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Breeding system evolution in Ficus and Moraceae

Diverse breeding systems have evolved in angiosperms from the bisexual flowers of their last common ancestor. However, breeding system evolution remains poorly understood in many plant families, including the Moraceae (figs and mulberries).

Diagram of the breeding system

In this paper, Zhang et al. address these questions using a state-of-the-art new dated phylogeny for Moraceae and, for the first time, model-based methods for ancestral state reconstruction. They find very strong support for ancestral dioecy in Moraceae, and show that monoecy was probably an intermediate step towards gynodioecy in Ficus. These results have significant implications for understanding the evolutionary origin of figs as well as breeding systems in general.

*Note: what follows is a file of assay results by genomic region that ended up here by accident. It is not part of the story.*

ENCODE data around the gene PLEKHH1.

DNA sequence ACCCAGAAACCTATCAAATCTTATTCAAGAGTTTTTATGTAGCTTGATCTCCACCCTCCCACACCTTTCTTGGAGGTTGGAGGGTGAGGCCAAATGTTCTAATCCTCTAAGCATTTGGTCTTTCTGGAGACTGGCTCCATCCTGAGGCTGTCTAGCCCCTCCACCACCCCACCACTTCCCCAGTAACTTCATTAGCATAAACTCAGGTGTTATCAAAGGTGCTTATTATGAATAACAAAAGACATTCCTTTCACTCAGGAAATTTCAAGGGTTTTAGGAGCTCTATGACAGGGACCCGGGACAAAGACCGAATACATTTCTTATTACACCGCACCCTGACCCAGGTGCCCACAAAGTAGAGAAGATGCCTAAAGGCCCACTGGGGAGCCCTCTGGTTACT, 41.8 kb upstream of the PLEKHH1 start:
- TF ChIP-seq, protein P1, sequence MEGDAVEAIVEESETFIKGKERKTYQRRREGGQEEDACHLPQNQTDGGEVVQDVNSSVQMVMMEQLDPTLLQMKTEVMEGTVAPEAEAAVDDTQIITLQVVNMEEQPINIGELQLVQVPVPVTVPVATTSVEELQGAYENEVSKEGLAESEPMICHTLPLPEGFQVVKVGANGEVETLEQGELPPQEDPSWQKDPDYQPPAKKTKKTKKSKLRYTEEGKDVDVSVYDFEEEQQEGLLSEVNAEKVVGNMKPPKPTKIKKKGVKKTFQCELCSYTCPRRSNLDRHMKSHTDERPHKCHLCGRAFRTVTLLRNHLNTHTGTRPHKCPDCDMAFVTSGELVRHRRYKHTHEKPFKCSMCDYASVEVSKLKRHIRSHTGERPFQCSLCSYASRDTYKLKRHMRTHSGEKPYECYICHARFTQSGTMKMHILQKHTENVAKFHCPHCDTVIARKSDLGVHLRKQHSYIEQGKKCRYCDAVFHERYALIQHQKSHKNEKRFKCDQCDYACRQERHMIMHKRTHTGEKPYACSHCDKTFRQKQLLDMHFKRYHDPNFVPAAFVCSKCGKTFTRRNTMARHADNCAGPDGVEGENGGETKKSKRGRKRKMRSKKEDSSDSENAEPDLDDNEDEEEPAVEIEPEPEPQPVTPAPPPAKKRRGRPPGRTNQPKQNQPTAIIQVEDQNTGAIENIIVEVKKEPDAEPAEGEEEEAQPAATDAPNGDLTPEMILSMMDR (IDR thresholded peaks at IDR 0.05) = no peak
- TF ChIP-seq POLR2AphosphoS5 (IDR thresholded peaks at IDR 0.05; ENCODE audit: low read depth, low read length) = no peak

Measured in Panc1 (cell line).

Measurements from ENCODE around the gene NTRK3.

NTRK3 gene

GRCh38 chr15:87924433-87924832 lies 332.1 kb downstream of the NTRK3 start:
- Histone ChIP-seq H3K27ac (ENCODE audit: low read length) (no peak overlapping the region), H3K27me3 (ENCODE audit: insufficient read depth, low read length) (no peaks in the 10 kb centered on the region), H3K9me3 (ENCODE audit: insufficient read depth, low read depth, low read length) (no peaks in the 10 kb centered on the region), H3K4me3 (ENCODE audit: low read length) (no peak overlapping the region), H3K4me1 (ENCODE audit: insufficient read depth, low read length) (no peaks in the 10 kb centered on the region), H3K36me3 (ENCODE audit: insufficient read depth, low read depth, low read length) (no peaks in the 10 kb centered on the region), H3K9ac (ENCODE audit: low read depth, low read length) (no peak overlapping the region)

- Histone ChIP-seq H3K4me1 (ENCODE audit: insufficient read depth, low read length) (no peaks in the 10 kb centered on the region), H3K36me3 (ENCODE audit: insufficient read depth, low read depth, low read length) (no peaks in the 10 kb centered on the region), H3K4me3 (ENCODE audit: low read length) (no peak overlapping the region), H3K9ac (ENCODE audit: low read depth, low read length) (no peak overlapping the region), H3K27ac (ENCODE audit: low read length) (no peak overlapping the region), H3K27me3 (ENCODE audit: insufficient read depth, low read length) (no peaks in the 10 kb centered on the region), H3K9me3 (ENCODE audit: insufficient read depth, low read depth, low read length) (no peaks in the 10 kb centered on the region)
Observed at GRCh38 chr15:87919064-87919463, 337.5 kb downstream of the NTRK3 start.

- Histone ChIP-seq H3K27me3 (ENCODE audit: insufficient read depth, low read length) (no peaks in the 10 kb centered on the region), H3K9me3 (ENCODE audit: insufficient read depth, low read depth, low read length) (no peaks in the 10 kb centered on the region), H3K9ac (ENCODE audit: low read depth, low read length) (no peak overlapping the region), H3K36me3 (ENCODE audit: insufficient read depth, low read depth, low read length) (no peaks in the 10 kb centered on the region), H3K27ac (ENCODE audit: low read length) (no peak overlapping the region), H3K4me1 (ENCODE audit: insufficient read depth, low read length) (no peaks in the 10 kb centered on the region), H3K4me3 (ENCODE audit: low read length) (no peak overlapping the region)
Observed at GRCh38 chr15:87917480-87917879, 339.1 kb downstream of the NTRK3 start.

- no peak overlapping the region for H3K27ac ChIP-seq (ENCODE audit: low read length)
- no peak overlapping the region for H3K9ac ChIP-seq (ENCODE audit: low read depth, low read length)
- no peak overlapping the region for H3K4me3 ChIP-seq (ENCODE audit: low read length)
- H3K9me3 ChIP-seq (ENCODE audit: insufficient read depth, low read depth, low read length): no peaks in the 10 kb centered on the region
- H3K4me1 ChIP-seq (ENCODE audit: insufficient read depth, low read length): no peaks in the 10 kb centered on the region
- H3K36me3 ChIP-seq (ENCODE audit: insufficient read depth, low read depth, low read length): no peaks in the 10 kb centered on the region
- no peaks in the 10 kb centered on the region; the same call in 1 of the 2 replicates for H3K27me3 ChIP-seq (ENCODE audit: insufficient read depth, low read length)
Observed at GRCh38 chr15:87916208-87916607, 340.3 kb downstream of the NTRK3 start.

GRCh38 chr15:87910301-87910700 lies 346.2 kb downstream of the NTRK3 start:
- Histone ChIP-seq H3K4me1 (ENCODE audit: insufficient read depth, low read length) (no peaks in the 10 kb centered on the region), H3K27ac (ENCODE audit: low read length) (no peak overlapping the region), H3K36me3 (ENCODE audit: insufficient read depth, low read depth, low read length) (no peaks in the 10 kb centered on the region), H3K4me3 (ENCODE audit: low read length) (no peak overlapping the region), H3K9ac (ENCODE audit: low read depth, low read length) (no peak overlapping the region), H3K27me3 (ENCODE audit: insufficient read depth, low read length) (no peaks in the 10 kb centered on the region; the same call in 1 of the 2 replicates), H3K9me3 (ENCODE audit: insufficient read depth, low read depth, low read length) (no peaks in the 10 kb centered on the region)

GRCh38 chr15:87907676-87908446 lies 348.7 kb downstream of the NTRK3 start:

Written by Alex Assiry

Alex Assiry is an editorial assistant in the Annals of Botany Office. When not working, Alex listens for the opportunity to help.

Esther Ngumbi

Do the small things to make a big difference

Low-intensity logging and hunting have long-term effects on seed dispersal but not fecundity in Afrotropical forests